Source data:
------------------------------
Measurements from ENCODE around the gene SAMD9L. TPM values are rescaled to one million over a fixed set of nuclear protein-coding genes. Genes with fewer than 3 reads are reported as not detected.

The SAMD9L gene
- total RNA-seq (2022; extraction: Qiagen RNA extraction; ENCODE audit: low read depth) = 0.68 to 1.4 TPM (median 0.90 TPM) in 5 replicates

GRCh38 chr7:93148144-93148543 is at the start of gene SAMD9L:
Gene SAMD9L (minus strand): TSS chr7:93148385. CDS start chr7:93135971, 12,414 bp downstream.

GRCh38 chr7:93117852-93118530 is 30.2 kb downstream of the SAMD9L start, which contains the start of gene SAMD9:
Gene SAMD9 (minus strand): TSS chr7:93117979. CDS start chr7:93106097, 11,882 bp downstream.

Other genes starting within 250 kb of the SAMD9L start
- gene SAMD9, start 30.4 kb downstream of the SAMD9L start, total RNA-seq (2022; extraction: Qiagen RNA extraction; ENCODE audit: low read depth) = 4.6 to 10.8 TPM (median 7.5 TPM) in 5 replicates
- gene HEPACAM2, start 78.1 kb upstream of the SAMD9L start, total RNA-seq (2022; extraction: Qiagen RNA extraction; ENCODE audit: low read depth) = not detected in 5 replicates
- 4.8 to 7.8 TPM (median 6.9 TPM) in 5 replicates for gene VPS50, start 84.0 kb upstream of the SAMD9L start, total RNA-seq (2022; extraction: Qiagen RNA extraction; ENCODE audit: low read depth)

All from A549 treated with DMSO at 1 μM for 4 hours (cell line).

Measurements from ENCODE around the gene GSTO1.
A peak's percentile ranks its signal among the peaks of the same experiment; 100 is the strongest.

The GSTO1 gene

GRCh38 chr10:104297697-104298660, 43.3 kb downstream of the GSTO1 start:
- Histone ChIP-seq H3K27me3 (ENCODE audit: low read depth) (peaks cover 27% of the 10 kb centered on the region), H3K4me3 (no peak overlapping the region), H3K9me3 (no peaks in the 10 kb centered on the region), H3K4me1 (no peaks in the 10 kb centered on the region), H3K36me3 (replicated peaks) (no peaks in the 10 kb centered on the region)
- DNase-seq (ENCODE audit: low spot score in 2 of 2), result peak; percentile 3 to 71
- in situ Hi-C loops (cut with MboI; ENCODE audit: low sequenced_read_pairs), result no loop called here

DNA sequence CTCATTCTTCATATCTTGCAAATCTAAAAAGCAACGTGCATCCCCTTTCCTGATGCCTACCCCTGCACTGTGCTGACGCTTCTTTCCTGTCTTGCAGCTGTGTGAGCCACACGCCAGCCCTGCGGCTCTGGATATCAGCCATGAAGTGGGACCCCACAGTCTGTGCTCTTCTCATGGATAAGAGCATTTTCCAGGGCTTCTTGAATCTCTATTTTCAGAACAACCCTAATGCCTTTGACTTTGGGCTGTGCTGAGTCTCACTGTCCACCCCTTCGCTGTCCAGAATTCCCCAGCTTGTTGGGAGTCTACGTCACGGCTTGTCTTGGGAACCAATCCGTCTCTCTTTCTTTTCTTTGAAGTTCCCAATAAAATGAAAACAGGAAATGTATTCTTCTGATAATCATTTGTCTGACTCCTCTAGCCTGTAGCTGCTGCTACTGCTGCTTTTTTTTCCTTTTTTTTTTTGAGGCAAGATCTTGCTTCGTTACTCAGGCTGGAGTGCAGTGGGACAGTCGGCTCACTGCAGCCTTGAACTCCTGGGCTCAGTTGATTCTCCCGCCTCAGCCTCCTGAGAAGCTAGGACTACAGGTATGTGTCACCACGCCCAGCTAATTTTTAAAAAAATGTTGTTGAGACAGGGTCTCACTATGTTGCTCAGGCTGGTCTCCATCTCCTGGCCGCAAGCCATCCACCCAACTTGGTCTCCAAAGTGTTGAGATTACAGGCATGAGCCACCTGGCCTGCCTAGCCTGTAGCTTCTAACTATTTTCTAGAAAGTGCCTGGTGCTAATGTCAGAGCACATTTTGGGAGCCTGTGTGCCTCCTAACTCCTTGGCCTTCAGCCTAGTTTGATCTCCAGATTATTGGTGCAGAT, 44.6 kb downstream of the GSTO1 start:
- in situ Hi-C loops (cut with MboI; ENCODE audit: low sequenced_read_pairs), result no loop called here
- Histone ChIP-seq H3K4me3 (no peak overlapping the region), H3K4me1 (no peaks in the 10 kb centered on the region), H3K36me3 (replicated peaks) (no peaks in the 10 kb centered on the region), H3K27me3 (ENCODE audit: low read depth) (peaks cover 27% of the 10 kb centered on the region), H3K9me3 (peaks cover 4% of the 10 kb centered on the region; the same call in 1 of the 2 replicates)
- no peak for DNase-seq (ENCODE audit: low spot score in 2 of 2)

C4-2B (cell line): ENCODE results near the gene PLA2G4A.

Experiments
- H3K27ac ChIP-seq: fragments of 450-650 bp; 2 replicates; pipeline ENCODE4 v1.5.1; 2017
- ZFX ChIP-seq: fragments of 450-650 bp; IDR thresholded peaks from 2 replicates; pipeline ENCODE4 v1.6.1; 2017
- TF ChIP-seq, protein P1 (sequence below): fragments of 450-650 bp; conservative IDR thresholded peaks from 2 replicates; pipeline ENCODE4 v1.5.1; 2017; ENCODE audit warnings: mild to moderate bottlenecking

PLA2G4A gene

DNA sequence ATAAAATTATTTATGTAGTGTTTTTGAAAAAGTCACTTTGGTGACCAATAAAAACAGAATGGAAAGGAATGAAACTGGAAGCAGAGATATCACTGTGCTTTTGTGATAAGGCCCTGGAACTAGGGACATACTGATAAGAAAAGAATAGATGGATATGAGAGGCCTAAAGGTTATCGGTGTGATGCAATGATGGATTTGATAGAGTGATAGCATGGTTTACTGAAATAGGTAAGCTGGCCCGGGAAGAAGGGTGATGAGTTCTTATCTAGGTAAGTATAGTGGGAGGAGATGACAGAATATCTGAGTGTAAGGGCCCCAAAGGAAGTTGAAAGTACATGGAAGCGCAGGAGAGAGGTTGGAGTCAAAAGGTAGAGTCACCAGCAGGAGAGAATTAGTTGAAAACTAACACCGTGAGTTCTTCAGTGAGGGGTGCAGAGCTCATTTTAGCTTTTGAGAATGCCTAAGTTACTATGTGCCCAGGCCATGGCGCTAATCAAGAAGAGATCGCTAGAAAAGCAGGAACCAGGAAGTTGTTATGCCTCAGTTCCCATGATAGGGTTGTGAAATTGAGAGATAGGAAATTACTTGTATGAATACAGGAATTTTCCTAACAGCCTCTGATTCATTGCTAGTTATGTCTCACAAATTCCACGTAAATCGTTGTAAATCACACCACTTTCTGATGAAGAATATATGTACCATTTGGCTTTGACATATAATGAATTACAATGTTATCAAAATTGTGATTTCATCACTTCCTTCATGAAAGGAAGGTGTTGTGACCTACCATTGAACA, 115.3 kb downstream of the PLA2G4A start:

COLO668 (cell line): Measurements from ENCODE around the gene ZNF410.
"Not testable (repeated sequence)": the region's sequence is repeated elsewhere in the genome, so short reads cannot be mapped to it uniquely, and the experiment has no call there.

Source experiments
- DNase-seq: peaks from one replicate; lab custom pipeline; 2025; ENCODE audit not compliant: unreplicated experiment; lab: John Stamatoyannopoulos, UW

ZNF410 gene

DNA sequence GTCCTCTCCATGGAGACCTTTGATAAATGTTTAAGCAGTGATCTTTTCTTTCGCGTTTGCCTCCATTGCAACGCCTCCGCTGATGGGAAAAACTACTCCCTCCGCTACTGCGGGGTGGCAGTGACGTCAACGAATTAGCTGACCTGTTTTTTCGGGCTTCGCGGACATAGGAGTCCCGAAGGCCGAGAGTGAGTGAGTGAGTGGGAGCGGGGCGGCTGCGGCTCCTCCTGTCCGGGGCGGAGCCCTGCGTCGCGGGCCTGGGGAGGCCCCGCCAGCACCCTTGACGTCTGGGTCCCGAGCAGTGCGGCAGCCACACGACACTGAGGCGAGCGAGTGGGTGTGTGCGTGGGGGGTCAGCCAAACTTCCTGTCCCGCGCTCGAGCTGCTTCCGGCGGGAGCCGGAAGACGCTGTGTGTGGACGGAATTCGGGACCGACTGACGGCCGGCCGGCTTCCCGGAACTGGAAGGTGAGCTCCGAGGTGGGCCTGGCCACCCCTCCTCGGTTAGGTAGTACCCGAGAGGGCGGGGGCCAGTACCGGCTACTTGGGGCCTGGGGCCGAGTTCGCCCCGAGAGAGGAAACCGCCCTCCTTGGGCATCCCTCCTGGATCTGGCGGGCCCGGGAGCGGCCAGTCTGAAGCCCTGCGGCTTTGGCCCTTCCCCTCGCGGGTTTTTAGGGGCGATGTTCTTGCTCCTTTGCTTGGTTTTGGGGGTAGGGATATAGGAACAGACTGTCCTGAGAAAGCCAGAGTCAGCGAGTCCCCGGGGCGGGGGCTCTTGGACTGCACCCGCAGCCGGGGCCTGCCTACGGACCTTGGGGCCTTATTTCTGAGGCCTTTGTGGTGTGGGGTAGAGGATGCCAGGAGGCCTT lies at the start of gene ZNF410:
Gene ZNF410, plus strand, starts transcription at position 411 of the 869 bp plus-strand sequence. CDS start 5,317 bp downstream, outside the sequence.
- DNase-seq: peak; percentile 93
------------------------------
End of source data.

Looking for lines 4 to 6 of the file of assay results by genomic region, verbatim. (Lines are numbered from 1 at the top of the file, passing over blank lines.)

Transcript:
GRCh38 chr7:93148144-93148543 is at the start of gene SAMD9L:
Gene SAMD9L (minus strand): TSS chr7:93148385. CDS start chr7:93135971, 12,414 bp downstream.

GRCh38 chr7:93117852-93118530 is 30.2 kb downstream of the SAMD9L start, which contains the start of gene SAMD9: